by Julia Steiny
“Aaaaah, someone let the chickens out.” Melissa Hall, Vice Principal of Greene Charter School in W. Greenwich, RI, has been keeping an eye out the window behind her desk while she and others were answering my questions. A staff member looks up from her work in the school’s cramped administrative office and offers to deal with it. Pausing a moment, Hall says, “No… Not yet. There are kids out there. Let’s wait to see if they handle it.”
Clearly, the 9-graders responsible for tending to the school’s chickens got distracted and had an oops. Chickens, compost and a garden are integral to Greene’s focus on the environment. Each staff member heads up a “crew” of 15 students who meet daily, at least, and together they steward their local eco-system while learning to be a team.
After a bit, Hall turns her back to the window, pleased to report that the escaped poultry were back in their coop. At no point were the adults particularly fussed about the problem. They were on it, if need be, but far better to let the kids have a minor panic about their carelessness. Natural consequences are great teachers. Adults do kids no favor by jumping up to fix things for them before they have had a chance to make things right themselves.
This is huge. And, as Head of School Deanna Duncan points out, it takes patience and gobs of attention to cultivate an atmosphere of accepting responsibility. Many parents and teachers struggle mightily with just getting the kids to do their school work, never mind doing service in the community or turning compost. But the Expeditionary Learning (EL) approach that Greene has adopted believes that “We are crew, not passengers.” Adults and students alike are “strengthened by acts of consequential service to others.” They have jobs and obligations for their mutual benefit. They’re in it together, and they’re not passive.
But what’s even huger, to my mind, is that Greene and their EL design consultants have not only brought back from the near-dead, but enhanced one of my all-time favorite educational innovations: “advisories.” Back in the late 1980s, the seminal work Turning Points insisted that public schools “personalize” education. That horribly impersonal word referred to having small groups of students regularly hang with an adult to ensure that every kid was known well by at least one adult in the building. Advisories were designed to counter the lack of attention kids were getting at home and in their communities. So-called “factory-model” schools just replicated kids’ starvation for healthy attention, and in many ways made it worse. Private schools have always had some form of advisory to make good on their promise to give “personal attention” to the student.
Advisories seem like a well-duh of education.
Sadly, these days, many schools that still schedule advisory time allow teachers to waste the time by letting the kids do their homework, talk or text. At Greene “Crew” has a curriculum of its own designed to teach students Habits of Work (HOW), including giving them tasks they have to figure with their team. The Crews stay together for 4 years, so if you’re not getting along, you’d better learn how to. These behavioral expectations, the HOW, are spelled out in detail. Students learn both the sort of chore-related reliability and good ‘tude habits that everyone needs to keep a job. But math and literacy are also woven throughout. One goal states: “I can demonstrate basic financial math to promote my understanding of our economic system.”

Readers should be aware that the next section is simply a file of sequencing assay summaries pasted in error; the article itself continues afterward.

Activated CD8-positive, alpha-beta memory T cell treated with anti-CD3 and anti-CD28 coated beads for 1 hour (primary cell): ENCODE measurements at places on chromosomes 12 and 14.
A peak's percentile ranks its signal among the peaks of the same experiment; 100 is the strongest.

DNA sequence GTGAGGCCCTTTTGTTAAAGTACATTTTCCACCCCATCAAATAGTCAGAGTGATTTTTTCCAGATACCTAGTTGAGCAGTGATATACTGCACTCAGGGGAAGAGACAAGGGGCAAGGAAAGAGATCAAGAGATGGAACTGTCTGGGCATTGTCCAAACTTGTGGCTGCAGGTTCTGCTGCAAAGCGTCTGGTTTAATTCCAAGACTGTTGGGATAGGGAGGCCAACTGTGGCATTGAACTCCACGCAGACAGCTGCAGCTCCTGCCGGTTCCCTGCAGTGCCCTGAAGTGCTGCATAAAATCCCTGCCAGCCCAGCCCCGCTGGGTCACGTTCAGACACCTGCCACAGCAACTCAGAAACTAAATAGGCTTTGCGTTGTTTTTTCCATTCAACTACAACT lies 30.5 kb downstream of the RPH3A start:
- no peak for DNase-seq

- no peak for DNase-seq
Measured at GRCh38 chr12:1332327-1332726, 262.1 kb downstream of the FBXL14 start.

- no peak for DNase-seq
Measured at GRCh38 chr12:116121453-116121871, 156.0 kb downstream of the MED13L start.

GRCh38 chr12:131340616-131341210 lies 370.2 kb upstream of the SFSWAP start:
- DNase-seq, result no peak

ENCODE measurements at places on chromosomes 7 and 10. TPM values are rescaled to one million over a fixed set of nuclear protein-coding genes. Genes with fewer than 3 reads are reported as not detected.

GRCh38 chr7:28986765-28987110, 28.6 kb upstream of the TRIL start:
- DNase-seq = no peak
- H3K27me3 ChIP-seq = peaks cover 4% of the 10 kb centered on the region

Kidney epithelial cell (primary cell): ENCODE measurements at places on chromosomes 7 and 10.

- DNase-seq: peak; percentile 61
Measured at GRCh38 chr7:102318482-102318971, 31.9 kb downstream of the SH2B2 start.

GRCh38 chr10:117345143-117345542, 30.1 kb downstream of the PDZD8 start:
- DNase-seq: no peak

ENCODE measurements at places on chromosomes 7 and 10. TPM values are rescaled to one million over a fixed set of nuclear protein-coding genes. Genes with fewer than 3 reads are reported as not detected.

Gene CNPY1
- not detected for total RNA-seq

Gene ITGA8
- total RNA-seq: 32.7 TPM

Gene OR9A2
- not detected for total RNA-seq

The over-arching questions of Crew are:
* Who am I?
* How am I doing?
* Who do I want to be?
The habits are graded according to two big categories. Students can get straight “A”s in their academic subjects, but if they blow their performance on HOW, privileges and choices are reduced. If students fail either of the HOW grades, they’ll need to do 30 hours of community service over the summer.
So, for example, Jamiel, a senior from Johnston, says, “I had big trouble with the math. Math is everywhere; it’s part of everyday life. If you can’t do math, you can’t do much. So I had to have tutoring over the summer. But here at Greene, we have this “yet” thing. I can’t do this YET. You can’t say ‘I can’t,’ but you can say ‘I can’t do that yet.’ So I work with being in the moment with the work. I’m growing a positive mindset.”
Crews explore colleges together and help one another with the applications. They act as a peer-accountability system that helps emerging adults mature into habits of self-control and self-maintenance that are at least as important as academics when starting out post-high-school.
Duncan says, “Our students know what it means to learn the good habits that will help them be successful out in the world. We intentionally spend as much time focused on climate and culture as on academics. Students need to take ownership of their behavior as well as their learning. We all have to be responsible to our community.”
Including those wanton chickens.
Julia Steiny is a freelance columnist who also blogs about Restorative Practices and Restorative Justice. After serving on the Providence School Board, she became the Providence Journal’s education columnist for 16 years, and has written for many other outlets. As the founding director of the Youth Restoration Project, she’s been building demonstration projects in Rhode Island since 2008. She analyses data and provides communications consulting on Information Works! and the RIDataHUB, through The Providence Plan. For more detail, seejuliasteiny.com or contact her at firstname.lastname@example.org or 24 Corliss Street #40022, Providence, RI 02904.